Finance Property Wide open spaces: why open-plan is all the rage
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Wide open spaces: why open-plan is all the rage

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Increasing number of modern homes are receiving open-plan makeovers and featuring combined living areas.

Fuelled by the public’s desire for more space and clutter-free living, most mass-produced houses have substantial open-plan communal zones.

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They usually comprise fully integrated kitchen, family, meals and rumpus areas. And more often than not they have banks of glass to let the natural light in and an attached outdoor living and entertaining area, which can be accessed by glass sliding doors.

While bedrooms remain distinct and separate zones in most new home designs, the main living areas have been grouped together. Gone are the passageways and formal living/dining areas of yesteryear.

Henley Properties Group managing director Peter Hayes says these changes in house design have been gradually phased in over the last 20 to 30 years.

“It has been an evolution,’’ says Mr Hayes, an industry veteran widely credited with revolutionising the volume-built housing market in the early 1990s with a value-for-money two-storey home.

“It kicked off in Western Australia and we introduced it in Victoria. The first thing that disappeared was the corridor so more space could be included in the living areas.

“It started in Melbourne in the early 1990s and then in the early 2000s the formal dining area started to disappear. It and the formal living area were not being used, or used only occasionally.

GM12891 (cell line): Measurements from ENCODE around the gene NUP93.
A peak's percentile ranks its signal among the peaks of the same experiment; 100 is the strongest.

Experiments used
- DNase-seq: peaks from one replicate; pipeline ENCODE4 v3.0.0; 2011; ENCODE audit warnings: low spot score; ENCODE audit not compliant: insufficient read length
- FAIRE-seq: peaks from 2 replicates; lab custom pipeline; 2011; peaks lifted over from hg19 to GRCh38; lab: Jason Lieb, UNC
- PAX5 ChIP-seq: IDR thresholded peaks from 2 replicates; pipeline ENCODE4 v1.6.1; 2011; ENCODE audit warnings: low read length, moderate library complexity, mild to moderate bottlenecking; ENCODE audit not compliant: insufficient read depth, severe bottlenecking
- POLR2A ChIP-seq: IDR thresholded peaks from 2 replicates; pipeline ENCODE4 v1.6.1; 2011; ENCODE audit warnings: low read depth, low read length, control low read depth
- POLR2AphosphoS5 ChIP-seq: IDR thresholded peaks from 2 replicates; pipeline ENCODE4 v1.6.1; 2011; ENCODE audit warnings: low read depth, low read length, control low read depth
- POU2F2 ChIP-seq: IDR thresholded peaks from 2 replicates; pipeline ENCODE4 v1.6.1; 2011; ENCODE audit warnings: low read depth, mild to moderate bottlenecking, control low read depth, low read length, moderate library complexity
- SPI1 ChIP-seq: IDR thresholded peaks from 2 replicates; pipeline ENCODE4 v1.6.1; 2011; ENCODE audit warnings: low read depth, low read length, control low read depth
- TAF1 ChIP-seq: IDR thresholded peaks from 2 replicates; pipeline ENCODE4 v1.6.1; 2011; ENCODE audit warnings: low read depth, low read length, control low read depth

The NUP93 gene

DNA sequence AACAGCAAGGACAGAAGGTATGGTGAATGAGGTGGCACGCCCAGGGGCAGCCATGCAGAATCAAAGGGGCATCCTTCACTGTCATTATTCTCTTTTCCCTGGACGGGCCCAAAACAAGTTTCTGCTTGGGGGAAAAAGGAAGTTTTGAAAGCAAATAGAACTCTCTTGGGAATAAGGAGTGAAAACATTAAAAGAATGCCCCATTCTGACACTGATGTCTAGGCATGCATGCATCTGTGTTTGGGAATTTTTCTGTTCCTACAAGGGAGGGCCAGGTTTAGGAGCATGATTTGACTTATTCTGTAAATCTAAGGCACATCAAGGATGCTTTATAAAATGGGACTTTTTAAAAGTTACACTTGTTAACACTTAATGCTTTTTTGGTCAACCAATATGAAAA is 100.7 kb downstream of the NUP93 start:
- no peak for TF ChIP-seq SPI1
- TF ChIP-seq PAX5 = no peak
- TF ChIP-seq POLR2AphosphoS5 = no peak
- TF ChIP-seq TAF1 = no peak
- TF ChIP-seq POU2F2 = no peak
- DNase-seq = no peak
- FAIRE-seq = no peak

“The formal dining zone became a meals conservatory which was part of an enlarged family living area.

Open spaces have meant the death of the formal dining room.
Open spaces have meant the death of the formal dining room.

“The formal living area also disappeared, replaced by a home theatre.

“Open plan evolved because a huge amount of space such as corridors was not used in older homes,’’ Mr Hayes says.

“It led to better home design and more efficient use of space.’’

Dennis Family Homes chief executive officer Peter Levinge says the changing lifestyles have seen homeowners now strongly favour casual living over formal dining and living arrangements in their floorplans.

“The way that today’s families live, socialise and entertain at home has altered markedly from the previous generation,’’ Mr Levinge says.

“Open living areas have become the focal hub of most activity within modern home designs. Dining rooms became outdated first and more recently formal living areas are also becoming less prevalent, as people instead look to maximise the available floor plan space for other uses that they consider more of a priority.’’

Mr Levinge points out that larger homes may still feature living space separate from the open-plan zone.

“But these rooms are often instead utilised for specific purposes such as a home theatre, games room or play space rather than as a private, formal living room,” he says.

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